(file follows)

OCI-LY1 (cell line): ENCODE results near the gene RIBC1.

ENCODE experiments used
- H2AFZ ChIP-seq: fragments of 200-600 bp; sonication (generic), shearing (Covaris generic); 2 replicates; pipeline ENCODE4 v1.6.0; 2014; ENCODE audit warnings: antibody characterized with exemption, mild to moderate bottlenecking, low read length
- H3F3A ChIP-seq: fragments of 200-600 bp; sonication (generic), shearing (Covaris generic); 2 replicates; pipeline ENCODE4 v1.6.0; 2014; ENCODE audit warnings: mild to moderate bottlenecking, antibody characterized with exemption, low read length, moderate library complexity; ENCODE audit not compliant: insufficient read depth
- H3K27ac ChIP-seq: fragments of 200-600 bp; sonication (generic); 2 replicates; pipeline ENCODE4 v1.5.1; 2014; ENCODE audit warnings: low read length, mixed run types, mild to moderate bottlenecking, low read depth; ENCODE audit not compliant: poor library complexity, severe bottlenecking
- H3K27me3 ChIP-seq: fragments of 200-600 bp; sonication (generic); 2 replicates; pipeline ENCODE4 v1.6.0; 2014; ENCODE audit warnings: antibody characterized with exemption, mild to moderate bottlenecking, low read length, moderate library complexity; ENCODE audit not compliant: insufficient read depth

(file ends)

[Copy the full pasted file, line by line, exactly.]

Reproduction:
OCI-LY1 (cell line): ENCODE results near the gene RIBC1.

ENCODE experiments used
- H2AFZ ChIP-seq: fragments of 200-600 bp; sonication (generic), shearing (Covaris generic); 2 replicates; pipeline ENCODE4 v1.6.0; 2014; ENCODE audit warnings: antibody characterized with exemption, mild to moderate bottlenecking, low read length
- H3F3A ChIP-seq: fragments of 200-600 bp; sonication (generic), shearing (Covaris generic); 2 replicates; pipeline ENCODE4 v1.6.0; 2014; ENCODE audit warnings: mild to moderate bottlenecking, antibody characterized with exemption, low read length, moderate library complexity; ENCODE audit not compliant: insufficient read depth
- H3K27ac ChIP-seq: fragments of 200-600 bp; sonication (generic); 2 replicates; pipeline ENCODE4 v1.5.1; 2014; ENCODE audit warnings: low read length, mixed run types, mild to moderate bottlenecking, low read depth; ENCODE audit not compliant: poor library complexity, severe bottlenecking
- H3K27me3 ChIP-seq: fragments of 200-600 bp; sonication (generic); 2 replicates; pipeline ENCODE4 v1.6.0; 2014; ENCODE audit warnings: antibody characterized with exemption, mild to moderate bottlenecking, low read length, moderate library complexity; ENCODE audit not compliant: insufficient read depth